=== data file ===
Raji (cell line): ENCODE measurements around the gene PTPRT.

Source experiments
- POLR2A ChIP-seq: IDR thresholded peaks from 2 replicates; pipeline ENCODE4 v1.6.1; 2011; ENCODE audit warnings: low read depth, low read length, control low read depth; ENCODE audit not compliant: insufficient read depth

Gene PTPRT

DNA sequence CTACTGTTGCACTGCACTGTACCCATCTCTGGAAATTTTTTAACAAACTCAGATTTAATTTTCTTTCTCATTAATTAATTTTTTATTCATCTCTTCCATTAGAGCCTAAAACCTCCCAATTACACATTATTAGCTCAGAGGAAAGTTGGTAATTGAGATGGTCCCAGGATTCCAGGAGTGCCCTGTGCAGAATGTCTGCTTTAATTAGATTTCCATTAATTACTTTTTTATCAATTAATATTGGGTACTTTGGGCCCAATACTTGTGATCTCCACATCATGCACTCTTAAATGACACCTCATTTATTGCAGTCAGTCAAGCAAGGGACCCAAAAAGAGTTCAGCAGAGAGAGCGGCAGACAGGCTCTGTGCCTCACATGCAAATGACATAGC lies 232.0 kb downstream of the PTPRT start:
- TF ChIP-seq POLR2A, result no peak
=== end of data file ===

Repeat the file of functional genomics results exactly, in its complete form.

Raji (cell line): ENCODE measurements around the gene PTPRT.

Source experiments
- POLR2A ChIP-seq: IDR thresholded peaks from 2 replicates; pipeline ENCODE4 v1.6.1; 2011; ENCODE audit warnings: low read depth, low read length, control low read depth; ENCODE audit not compliant: insufficient read depth

Gene PTPRT

DNA sequence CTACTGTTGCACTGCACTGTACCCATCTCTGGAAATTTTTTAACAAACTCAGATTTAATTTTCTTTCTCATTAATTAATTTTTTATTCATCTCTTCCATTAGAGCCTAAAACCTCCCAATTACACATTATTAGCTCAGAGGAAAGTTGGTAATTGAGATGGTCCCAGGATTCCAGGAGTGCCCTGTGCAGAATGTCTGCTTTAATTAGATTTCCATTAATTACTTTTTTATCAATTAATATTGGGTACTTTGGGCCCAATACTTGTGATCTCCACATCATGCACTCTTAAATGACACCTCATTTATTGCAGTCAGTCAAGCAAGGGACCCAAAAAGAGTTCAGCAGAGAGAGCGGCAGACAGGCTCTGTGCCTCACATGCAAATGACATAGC lies 232.0 kb downstream of the PTPRT start:
- TF ChIP-seq POLR2A, result no peak